Long extinct cave lions may be about to rise from their icy graves and prowl once more alongside woolly mammoths and ancient horses in a real-life Jurassic Park.
In less than 10 years, it is hoped the fearsome big cats will be released from an underground lab as part of a remarkable plan to populate a remote spot in Russia with Ice Age animals cloned from preserved DNA.
Experiments are already underway to create the lions and also extinct ancient horses found in Yakutia, Siberia, seen as a prelude to restoring the mammoth.
Regional leader Aisen Nikolaev forecast that cooperation between Russian, South Korean and Japanese scientists will see the “miracle” return of woolly mammoths inside 10 years.
He said: “The prospect was no longer fantastical.
"Today, technology is developing at an explosive pace, and what yesterday seemed to be scientific nonsense, today is an absolutely clear prospect for scientists.”
Mr. Nikolaev claimed the remarkable return of the extinct beasts will be possible because of DNA material of the giants found in the permafrost in Yakutia, also called Sakha Republic.
He said: "We are actively working with South Korea.
“Thanks to cooperation with Korean and Japanese scientists, in my opinion, this [cloning a mammoth] will happen in the next decade."
In 2014 he first proposed “an Ice Age Park with mammoths” to act as home for them to roam, he said.
Further details of the incredible plans for the new “world class paleo-genetic scientific center” will be unveiled next month when Vladimir Putin hosts a major investment forum.
The cloning laboratories – some sunk deep in the permafrost soil –aim to extend research by Russian scientists who are already working closely with South Korean specialists hoping to restore extinct species.
Yakutsk is capital of diamond-rich Sakha Republic, also known as Yakutia, where 80 percent of finds of samples of Pleistocene and Holocene animals with preserved soft tissues have been made.
The scheme of the new center will be unveiled at the 4th Eastern Economic Forum hosted by Putin opening on Sept. 11 in Vladivostok.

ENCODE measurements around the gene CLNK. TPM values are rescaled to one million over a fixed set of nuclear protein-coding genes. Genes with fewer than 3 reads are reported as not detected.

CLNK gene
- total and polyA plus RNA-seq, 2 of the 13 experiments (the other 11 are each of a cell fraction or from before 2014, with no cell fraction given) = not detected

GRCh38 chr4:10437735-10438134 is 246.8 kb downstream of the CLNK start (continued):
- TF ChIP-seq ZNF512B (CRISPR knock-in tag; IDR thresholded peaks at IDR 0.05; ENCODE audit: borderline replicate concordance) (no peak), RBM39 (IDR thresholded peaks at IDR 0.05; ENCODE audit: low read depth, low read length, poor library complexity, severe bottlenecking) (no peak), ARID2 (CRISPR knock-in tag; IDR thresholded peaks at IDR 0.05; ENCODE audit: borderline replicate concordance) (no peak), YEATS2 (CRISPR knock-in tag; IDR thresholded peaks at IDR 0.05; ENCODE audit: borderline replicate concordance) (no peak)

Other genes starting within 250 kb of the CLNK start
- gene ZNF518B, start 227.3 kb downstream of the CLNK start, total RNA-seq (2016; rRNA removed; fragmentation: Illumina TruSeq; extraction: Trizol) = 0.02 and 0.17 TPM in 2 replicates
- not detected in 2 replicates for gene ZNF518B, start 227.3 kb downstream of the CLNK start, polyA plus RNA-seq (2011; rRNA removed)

It will “aim to study extinct animals from living cells — and to restore such creatures as the woolly mammoth, woolly rhinoceros, cave lion and breeds of long-gone horses”, reported The Siberian Times.
The cloning scientists are already using DNA from the ancient animals has been preserved in remains encased in frozen soil – or permafrost – for tens of thousands of years.
The center will be based at Russia’s Northern-Eastern Federal University (NEFU) which is seeking further investment for the extraordinary project.
Expert Dr. Lena Grigorieva – who drafted plans for the center –said: “There is no such unique material anywhere else in the world.”
But scientists would also explore ways of helping fight human diseases, she said.
“We study not only Pleistocene animals — another line is the study of the history of settlement of the North-East of Russia,” she said.
"Northern ethnic groups have a unique ancient genetic structure.
“Such studies will help in the study of rare genetic diseases, their diagnosis, prevention.”
The university has an existing close cooperation with South Korean SOOAM Biotech Research Foundation, led by cloning expert Professor Hwang Woo-Suk.
There are also links between Russian scientists and trailblazing Harvard University geneticist Professor George Church who plans to inset woolly mammoth genes into an Asian elephant embryo by 2020.